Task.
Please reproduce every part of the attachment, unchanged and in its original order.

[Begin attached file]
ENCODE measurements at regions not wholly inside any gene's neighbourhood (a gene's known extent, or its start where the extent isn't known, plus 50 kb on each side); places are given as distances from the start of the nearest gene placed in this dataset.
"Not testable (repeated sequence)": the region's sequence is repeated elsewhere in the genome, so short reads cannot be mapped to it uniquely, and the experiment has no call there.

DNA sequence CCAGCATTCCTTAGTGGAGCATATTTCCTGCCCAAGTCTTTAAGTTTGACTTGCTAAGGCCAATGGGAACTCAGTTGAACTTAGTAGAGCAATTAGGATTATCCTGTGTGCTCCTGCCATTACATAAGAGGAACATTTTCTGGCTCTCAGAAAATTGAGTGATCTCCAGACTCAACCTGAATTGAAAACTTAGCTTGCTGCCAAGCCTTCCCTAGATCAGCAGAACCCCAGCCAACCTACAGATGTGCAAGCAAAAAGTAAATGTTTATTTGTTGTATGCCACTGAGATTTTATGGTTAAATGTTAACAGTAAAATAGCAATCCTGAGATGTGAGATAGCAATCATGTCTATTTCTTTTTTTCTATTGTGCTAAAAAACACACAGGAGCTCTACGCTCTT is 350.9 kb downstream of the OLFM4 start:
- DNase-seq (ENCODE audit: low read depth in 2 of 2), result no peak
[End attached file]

ENCODE measurements at regions not wholly inside any gene's neighbourhood (a gene's known extent, or its start where the extent isn't known, plus 50 kb on each side); places are given as distances from the start of the nearest gene placed in this dataset.
"Not testable (repeated sequence)": the region's sequence is repeated elsewhere in the genome, so short reads cannot be mapped to it uniquely, and the experiment has no call there.

DNA sequence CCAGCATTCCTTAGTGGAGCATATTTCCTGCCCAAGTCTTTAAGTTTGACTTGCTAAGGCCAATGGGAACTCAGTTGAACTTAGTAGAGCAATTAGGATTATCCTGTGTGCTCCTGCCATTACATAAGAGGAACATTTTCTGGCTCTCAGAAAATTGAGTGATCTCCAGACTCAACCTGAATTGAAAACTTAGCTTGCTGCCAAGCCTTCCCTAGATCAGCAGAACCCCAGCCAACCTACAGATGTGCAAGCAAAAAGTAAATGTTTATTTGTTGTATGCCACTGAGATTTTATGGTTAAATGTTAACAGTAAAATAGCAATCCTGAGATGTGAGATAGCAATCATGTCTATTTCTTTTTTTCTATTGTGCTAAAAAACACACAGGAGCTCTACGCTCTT is 350.9 kb downstream of the OLFM4 start:
- DNase-seq (ENCODE audit: low read depth in 2 of 2), result no peak